In a fleeting attempt to rival Qualcomm in the wearable space, Intel acquired multiple booming hardware startups and merged them to form the New Devices Group back in 2014. The aim of setting up this exclusive group was to aggressively focus on the development of it’s wearable chips and the hardware to fix the same within. But, these plans didn’t bear any fruit and the American chipmaker seems to be a big step in the backward direction, reports TechCruch.
Citing sources privy to the developments, the publication mentions that Intel is planning to scale back its wearable efforts or completely exit from the same in the coming months. The impact of this decision, you ask. Well, this will obviously lead to large scale workforce reductions in the New Devices Group (NDG). The effect of the same is also expected to creep into the larger New Technologies Group (NTG) into which the NDG was merged last year.
The reports of these lay-offs come on the heels of the recent announcement of the company’s detailed plans for integrating AI technology into its chips. It launched a comprehensive AI development portfolio called Intel Nervana platform and announced that it is working on integrating the machine learning technology from its acquisition of Nervana Systems into their processors, debuting in mid-2017.
Coming bakc to wearable, Intel decided to step foot in the promising wearable ecosystem with the acquisition of fitness watchmaker Basis back in 2014. This was followed by the purchase of Canadian digital eyewear maker Recon in 2015, its partnership with Luxottica and the report of the company working on the development of the next iteration of Google Glass. The chipmaker had then established that it was also completely focused on dominating the wearable market with its new products.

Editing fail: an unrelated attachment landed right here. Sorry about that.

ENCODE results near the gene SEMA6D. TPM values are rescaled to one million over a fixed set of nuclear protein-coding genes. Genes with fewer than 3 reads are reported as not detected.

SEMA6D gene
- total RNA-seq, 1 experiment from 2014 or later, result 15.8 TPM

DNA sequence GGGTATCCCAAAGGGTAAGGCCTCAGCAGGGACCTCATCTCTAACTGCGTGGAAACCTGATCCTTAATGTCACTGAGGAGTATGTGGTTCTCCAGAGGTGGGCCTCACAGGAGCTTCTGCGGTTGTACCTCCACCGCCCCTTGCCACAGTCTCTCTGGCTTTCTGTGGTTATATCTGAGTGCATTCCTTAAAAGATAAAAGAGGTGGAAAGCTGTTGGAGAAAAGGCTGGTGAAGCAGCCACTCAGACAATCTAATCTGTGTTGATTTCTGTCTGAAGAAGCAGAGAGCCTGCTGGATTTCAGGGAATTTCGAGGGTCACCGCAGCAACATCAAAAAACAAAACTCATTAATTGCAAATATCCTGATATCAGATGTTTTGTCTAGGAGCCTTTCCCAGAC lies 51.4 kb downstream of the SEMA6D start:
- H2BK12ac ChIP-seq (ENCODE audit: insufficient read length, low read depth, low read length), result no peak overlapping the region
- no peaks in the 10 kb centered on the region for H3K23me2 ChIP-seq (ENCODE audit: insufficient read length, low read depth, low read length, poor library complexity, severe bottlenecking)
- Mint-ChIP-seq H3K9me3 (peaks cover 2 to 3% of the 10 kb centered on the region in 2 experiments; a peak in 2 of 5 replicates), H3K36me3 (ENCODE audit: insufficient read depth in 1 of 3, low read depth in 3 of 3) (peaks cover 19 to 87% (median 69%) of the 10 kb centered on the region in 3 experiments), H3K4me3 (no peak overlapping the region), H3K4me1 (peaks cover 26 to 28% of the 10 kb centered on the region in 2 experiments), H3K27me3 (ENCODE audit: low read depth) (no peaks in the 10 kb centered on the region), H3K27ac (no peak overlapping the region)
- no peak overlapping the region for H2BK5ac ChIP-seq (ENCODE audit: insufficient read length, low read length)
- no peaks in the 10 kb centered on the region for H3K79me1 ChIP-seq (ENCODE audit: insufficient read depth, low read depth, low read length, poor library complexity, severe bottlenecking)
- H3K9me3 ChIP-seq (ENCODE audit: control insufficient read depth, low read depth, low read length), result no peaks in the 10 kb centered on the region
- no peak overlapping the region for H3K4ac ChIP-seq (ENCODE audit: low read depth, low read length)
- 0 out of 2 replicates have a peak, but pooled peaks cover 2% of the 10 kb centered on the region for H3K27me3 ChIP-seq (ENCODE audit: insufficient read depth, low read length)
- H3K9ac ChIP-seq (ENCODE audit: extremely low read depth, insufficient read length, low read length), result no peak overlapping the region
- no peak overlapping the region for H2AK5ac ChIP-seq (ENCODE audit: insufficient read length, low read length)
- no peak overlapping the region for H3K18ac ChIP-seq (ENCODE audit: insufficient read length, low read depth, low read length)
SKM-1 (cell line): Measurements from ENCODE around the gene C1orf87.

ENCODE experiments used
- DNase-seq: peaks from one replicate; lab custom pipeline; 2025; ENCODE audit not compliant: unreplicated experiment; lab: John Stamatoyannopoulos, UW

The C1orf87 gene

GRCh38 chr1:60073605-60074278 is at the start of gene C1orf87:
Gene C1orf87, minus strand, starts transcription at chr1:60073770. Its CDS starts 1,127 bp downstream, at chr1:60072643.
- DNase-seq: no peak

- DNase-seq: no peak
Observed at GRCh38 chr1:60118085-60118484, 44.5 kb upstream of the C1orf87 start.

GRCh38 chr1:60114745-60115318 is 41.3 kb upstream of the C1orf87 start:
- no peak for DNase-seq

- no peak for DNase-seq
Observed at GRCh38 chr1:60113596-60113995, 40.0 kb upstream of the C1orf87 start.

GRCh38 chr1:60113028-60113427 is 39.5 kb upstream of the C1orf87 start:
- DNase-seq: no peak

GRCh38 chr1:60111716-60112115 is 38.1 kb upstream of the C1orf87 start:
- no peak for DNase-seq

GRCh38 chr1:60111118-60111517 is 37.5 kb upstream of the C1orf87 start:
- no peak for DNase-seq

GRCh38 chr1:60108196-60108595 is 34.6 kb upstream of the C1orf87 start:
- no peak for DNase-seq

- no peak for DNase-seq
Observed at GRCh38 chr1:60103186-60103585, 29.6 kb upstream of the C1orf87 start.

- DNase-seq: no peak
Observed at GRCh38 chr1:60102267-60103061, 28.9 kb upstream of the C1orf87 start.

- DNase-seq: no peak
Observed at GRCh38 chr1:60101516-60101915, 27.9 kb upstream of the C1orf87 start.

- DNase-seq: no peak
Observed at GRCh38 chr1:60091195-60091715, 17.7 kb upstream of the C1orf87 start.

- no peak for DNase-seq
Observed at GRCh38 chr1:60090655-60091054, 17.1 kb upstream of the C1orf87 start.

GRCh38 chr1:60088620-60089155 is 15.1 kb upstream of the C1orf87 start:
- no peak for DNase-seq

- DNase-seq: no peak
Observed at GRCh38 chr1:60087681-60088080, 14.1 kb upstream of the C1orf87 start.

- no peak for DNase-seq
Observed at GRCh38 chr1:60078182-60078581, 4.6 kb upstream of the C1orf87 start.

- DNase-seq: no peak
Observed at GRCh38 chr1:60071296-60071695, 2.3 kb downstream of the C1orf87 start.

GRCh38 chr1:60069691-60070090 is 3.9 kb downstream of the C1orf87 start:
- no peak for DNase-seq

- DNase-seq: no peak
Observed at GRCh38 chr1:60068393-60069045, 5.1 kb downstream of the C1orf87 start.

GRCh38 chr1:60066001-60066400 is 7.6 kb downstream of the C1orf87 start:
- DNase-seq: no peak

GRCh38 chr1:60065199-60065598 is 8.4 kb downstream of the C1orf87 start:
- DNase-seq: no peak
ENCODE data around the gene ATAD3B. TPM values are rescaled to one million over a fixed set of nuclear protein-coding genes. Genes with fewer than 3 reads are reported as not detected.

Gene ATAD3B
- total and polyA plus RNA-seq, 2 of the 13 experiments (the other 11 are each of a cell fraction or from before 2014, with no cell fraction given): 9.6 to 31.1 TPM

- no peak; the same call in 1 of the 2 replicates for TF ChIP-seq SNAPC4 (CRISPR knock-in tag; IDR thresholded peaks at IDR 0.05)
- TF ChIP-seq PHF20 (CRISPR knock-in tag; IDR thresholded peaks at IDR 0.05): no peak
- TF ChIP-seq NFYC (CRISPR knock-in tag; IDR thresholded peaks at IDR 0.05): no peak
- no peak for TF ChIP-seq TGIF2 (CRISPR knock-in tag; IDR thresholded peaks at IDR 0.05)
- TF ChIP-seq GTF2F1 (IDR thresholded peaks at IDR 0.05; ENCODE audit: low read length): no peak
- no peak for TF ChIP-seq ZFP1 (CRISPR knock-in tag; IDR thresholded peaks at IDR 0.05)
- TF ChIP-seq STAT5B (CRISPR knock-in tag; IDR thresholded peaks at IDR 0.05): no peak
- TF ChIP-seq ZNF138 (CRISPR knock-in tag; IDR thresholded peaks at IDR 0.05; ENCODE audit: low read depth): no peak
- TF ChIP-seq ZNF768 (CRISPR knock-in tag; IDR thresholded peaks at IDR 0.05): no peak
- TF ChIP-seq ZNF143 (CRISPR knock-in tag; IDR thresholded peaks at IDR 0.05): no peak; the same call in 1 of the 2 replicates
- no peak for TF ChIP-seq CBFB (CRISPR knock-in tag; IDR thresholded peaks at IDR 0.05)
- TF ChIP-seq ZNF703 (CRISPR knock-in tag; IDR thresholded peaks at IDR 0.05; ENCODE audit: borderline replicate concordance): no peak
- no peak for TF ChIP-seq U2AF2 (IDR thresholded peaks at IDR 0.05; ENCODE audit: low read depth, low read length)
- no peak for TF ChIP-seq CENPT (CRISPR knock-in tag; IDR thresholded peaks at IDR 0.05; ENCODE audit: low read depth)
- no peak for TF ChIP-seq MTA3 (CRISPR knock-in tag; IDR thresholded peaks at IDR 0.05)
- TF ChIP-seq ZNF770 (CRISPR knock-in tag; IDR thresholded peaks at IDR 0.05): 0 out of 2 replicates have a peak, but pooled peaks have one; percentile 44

But the company suffered a major setback when its first official wearable ‘Basis Peak’ started to show signs of overheating. Intel instantly recalled all of its smartwatches. But instead of investigating the issue, fixing and replacing it, the company decided to completely nix the device. It was off the market in no time and the software support for the same was shut down by year’s end. The company was planning to launch another smartwatch but it might never see the light of day.
There is, however, no word on the smart eyewear division which may still survive this huge setback. Intel could use the acquired tech to develop its own VR and AR headsets. At a conference earlier this year, the company has already shown off a prototype for its wireless standalone virtual reality headgear called ‘Project Alloy’.
The sources further claim that Intel has already intimated the company personnel who’re expected to lose their job by the end of this year. While there is still uncertainity surrounding the fate of the New Devices Group, it is highly probable that the company will shutter its wearable division.[UPDATE / 1:30 p.m] : In a statement sent to The Tech Portal, an Intel spokesperson mentions that the company isn’t shuttering the wearables division. Though the spokesperson doesn’t comment on the layoffs, he states that the company also had a few products in the pipeline (excited much!?)
Here’s the full statement:
Intel is in no way stepping back from the wearables business. In fact, we have several products in the works that we are very excited about, as well as prior launches that highlight our wearable technology such as the TAG Heuer Connected watch and recent Oakley Radar Pace smart eyewear.